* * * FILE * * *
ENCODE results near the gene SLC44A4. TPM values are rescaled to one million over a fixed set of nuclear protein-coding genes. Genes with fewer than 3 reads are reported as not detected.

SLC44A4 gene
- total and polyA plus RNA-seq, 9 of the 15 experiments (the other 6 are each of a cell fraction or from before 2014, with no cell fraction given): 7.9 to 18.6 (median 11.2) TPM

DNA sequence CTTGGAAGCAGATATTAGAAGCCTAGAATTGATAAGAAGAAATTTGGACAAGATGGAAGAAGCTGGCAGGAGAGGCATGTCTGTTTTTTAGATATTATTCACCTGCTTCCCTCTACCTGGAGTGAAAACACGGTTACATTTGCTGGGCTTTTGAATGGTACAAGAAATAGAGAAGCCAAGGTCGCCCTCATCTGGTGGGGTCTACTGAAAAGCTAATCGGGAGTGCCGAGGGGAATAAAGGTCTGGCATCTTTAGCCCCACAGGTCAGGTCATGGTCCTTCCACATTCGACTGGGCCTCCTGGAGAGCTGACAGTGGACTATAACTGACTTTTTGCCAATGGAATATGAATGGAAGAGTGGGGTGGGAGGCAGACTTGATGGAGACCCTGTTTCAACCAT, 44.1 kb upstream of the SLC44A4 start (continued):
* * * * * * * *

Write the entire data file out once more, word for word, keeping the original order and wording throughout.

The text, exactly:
ENCODE results near the gene SLC44A4. TPM values are rescaled to one million over a fixed set of nuclear protein-coding genes. Genes with fewer than 3 reads are reported as not detected.

SLC44A4 gene
- total and polyA plus RNA-seq, 9 of the 15 experiments (the other 6 are each of a cell fraction or from before 2014, with no cell fraction given): 7.9 to 18.6 (median 11.2) TPM

DNA sequence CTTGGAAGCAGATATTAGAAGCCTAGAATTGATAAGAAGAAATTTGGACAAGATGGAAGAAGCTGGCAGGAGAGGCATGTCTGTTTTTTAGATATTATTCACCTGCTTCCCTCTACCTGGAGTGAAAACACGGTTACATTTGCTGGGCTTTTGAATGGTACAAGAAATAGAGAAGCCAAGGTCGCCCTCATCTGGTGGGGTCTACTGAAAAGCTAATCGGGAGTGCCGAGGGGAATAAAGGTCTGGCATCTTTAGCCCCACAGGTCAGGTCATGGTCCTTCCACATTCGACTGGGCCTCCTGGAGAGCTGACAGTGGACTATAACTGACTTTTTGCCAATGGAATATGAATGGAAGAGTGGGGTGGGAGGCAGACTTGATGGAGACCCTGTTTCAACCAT, 44.1 kb upstream of the SLC44A4 start (continued):